In particular, the Xo and Gwi tribes maximize the efficiency of persistence hunting by targeting specific species during different seasons. In the rainy season, prime targets include steenbok, duiker, and gemsbok, as wet sand opens their hooves and stiffens their joints. Hunting in the early rainy season is particularly advantageous because dry leaves form "rocks" in the animals' stomachs, resulting in diarrhea. Stiff joints and suboptimal digestion make the prey weaker and more available targets. In contrast, in the dry season, hunters run down kudu, eland, and red hartebeest because these species tire more easily in the loose sand. Hunters say that the best time to practice persistence hunting is near the end of the dry season when animals are poorly nourished and therefore more easily run to exhaustion.[14] By targeting the most vulnerable prey during each season, the hunters maximize the advantages of endurance running.


  1. Persistence hunting must be performed during the day when it is hot, so that the animal will overheat.
  2. Homo must have been able to track the animal, as they would have lost sight of it during the chase.
  3. Such a long hunt requires high amounts of dietary sources of water, salt, and glycogen.
  4. Although the success rate of recorded persistence hunts is very high (approximately 50%[15]), unsuccessful hunts are very costly. Therefore, there would have had to be a social system in which individuals share food, so unsuccessful hunters could borrow food from others when necessary.

See also



  1. ^ Gifts of wounds and personality disorders traits | Fiann Paul | TEDxBend, retrieved 2019-10-21
  2. ^ a b Schmidt-Nielsen, Knut (April 1997). "Temperature Regulation". Animal Physiology: Adaptation and Environment (5th ed.). Cambridge: Cambridge University Press. p. 275. ISBN 978-0-521-57098-5. OCLC 35744403. Retrieved 2016-03-16.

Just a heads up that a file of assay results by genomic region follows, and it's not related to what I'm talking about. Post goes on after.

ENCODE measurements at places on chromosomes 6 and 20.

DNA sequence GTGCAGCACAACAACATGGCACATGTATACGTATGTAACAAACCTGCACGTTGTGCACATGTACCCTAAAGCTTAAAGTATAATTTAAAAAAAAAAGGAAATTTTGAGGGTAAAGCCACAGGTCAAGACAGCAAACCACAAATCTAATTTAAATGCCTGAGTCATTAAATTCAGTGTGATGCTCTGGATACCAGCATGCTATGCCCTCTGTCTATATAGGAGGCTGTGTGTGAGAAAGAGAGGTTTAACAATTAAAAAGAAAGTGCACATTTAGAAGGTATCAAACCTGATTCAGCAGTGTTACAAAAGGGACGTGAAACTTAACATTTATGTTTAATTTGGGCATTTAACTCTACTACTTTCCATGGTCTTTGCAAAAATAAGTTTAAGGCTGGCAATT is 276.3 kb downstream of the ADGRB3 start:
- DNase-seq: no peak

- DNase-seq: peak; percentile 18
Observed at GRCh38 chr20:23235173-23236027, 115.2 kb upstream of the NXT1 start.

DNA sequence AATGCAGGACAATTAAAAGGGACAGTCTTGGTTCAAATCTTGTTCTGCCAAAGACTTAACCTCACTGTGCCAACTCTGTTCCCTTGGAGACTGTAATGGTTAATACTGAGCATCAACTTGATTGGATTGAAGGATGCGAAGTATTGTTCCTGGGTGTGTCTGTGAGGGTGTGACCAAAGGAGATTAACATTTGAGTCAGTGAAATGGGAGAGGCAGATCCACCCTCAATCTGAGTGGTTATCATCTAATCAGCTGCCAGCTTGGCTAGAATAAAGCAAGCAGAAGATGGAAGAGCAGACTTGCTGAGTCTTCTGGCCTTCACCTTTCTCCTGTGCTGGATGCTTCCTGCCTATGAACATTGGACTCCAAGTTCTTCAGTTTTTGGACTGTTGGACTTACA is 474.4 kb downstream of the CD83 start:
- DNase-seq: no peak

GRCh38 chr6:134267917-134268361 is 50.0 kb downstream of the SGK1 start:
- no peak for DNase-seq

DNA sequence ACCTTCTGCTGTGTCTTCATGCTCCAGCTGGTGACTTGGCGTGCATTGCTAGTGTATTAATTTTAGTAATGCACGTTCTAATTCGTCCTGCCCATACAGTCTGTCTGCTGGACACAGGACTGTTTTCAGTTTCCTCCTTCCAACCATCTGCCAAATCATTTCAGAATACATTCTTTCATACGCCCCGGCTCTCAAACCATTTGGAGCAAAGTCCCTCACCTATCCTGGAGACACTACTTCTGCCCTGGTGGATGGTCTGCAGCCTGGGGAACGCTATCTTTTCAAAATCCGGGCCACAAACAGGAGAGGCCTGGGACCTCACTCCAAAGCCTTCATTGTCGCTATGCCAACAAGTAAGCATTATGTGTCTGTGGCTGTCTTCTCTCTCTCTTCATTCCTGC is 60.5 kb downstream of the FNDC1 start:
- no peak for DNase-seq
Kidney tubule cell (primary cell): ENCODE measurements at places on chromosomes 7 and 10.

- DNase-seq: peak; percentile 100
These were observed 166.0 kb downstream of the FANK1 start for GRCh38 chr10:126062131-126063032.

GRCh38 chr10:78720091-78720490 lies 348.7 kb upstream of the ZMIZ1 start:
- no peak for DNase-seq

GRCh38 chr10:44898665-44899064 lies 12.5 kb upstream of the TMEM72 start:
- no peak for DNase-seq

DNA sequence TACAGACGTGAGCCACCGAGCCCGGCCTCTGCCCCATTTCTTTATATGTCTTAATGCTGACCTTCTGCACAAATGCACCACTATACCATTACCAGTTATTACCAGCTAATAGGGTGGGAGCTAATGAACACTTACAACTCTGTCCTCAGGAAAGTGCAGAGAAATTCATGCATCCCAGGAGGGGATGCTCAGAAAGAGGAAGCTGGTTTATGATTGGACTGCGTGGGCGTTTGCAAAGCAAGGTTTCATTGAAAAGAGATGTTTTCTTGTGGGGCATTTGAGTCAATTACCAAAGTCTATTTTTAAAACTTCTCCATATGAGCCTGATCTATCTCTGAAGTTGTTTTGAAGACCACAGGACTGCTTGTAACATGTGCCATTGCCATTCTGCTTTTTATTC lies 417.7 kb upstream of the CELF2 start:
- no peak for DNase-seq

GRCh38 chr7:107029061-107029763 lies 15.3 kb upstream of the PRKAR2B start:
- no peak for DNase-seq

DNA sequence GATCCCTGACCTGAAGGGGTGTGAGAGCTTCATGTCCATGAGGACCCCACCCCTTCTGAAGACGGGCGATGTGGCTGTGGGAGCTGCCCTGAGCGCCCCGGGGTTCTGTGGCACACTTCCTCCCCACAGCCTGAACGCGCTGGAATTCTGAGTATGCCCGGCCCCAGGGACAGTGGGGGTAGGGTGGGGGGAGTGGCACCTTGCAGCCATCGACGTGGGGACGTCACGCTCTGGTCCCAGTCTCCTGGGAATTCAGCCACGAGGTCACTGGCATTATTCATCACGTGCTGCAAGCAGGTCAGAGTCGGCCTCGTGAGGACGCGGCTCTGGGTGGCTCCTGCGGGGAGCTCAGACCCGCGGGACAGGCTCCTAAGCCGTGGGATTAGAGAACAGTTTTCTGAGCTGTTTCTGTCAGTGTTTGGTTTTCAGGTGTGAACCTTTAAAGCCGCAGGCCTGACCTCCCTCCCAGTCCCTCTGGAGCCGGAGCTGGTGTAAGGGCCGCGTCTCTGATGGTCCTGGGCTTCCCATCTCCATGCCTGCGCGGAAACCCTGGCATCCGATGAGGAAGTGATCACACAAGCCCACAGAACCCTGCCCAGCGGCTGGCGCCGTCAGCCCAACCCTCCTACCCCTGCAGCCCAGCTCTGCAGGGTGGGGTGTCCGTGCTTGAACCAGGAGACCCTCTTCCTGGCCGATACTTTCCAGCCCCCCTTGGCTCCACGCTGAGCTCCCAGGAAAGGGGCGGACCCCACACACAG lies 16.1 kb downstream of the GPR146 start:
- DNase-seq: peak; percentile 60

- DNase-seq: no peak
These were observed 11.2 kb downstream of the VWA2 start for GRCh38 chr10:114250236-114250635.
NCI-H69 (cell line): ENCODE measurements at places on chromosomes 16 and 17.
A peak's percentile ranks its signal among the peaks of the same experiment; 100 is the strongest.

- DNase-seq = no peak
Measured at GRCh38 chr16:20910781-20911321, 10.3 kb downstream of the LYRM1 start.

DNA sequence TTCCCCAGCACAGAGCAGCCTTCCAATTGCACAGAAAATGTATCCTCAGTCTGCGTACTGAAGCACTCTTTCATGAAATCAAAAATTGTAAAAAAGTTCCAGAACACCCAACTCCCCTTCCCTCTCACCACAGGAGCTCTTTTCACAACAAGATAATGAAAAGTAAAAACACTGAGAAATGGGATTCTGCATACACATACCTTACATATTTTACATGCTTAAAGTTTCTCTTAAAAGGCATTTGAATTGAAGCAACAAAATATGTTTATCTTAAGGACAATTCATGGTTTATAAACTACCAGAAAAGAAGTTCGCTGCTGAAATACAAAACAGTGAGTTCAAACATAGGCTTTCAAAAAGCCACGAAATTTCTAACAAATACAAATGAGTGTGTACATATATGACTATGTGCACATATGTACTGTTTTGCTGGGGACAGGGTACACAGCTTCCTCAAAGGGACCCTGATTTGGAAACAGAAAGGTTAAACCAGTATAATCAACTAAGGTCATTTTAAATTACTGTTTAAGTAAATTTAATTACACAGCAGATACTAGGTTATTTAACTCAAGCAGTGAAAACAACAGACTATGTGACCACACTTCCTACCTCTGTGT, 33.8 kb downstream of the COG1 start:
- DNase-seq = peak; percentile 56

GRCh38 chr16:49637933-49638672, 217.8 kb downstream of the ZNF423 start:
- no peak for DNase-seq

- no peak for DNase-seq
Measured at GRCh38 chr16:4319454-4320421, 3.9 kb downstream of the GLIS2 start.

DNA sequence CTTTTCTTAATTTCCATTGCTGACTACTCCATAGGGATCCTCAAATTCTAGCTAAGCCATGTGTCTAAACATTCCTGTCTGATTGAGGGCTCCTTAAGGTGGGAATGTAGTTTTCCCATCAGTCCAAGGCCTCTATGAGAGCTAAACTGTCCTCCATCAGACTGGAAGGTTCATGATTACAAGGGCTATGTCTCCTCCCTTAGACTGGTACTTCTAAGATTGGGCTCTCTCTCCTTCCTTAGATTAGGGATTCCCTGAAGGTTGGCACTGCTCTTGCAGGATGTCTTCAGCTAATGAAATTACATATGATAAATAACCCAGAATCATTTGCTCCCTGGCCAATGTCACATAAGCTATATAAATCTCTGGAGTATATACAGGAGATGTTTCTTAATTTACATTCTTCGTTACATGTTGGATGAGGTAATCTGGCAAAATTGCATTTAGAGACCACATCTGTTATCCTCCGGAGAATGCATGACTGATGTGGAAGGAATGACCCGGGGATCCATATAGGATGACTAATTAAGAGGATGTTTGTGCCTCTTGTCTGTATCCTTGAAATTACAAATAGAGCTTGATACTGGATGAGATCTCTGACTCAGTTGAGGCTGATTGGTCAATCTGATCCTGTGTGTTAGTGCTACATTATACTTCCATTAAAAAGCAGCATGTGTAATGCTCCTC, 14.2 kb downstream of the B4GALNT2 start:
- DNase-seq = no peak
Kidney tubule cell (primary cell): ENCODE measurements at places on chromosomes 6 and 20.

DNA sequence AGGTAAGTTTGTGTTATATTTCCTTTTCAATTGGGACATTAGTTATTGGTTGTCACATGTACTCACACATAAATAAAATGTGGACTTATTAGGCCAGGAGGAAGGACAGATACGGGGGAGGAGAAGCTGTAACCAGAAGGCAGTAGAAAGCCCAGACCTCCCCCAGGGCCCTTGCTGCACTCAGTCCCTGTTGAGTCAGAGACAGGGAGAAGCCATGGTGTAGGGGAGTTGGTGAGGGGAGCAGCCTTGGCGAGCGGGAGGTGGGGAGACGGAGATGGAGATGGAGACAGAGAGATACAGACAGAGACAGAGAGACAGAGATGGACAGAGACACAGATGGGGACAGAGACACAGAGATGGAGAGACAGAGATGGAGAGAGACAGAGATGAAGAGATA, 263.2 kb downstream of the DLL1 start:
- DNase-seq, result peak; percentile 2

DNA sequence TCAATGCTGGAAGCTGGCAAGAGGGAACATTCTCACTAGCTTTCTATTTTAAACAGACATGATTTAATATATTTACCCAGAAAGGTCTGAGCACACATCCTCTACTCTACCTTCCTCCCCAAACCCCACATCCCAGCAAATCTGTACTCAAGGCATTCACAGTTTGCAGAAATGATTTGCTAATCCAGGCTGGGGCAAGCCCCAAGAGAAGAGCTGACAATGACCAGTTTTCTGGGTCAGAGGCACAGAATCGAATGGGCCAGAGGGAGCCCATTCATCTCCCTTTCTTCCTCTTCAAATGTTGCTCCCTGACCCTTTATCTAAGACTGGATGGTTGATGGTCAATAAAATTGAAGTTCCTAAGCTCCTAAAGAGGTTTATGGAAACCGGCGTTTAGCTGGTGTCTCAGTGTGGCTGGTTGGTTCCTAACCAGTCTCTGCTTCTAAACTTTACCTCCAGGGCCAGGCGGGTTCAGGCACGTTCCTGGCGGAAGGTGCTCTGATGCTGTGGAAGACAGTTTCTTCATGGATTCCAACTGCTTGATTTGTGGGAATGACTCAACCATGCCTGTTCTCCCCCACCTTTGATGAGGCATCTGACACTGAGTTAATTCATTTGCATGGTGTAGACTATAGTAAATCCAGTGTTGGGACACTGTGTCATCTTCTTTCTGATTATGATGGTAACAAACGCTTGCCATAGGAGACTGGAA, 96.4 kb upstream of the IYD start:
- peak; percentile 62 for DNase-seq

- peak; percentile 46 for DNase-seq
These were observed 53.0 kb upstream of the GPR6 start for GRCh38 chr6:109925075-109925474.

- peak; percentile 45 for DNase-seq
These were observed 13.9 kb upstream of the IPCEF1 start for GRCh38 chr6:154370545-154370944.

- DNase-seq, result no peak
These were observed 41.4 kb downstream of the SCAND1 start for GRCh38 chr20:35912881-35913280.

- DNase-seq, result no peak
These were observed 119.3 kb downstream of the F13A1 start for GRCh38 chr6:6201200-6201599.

3. ^ a b c d Carrier, David R. (August–October 1984). "The Energetic Paradox of Human Running and Hominid Evolution". Current Anthropology. 25 (4): 483–95. doi:10.1086/203165. JSTOR 2742907.
  4. ^ a b Liebenberg, Louis (2008). "The relevance of persistence hunting to human evolution". Journal of Human Evolution. 55 (6): 1156–9. doi:10.1016/j.jhevol.2008.07.004. PMID 18760825.
  5. ^ Hubel, Tatjana Y.; Myatt, Julia P.; Jordan, Neil R.; Dewhirst, Oliver P.; McNutt, J. Weldon; Wilson, Alan M. (2016-03-29). "Energy cost and return for hunting in African wild dogs and cheetahs" (PDF). Nature Communications. 7: 11034. Bibcode:2016NatCo...711034H. doi:10.1038/ncomms11034. PMC 4820543. PMID 27023457.
  6. ^ Grant S McCall, Before Modern Humans: New Perspectives (2014, ISBN 1611322227), page 238
  7. ^ Geoffrey Franklin Miller, Evolution of the Human Brain (1993)
  8. ^ Edward S. Sears, Running Through the Ages, 2d ed (2015, ISBN 1476620865), page 14
  9. ^[full citation needed][permanent dead link]
  10. ^ "Food For Thought" (PDF). The Life of Mammals. BBCi.
  11. ^ McDougall, Christopher, Born to Run: A Hidden Tribe, Superathletes, and the Greatest Race the World Has Never Seen, New York, 2009.[page needed]
  12. ^ "Kenyans chase down and catch goat-killing cheetahs". BBC News. 15 November 2013.
  13. ^ Mike Dash (28 January 2013). "For 40 Years, This Russian Family Was Cut Off From All Human Contact, Unaware of World War II". Smithsonian. Smithsonian Institution. Retrieved 16 March 2014. Lacking guns and even bows, they could hunt only by digging traps or pursuing prey across the mountains until the animals collapsed from exhaustion.
  14. ^ Liebenberg, Louis (December 2006). "Persistence Hunting by Modern Hunter-Gatherers". Current Anthropology. 47 (6): 1017–1026. doi:10.1086/508695. JSTOR 10.1086/508695.
  15. ^ Lieberman, Daniel; Bramble, Dennis; Raichlen, David; Shea, John (October 2006). "Brains, Brawn, and the Evolution of Human Endurance Running Capabilities". Contributions from the Third Stony Brook Human Evolution Symposium and Workshop: 77–92.


External links

This page was last edited on 14 May 2020, at 13:35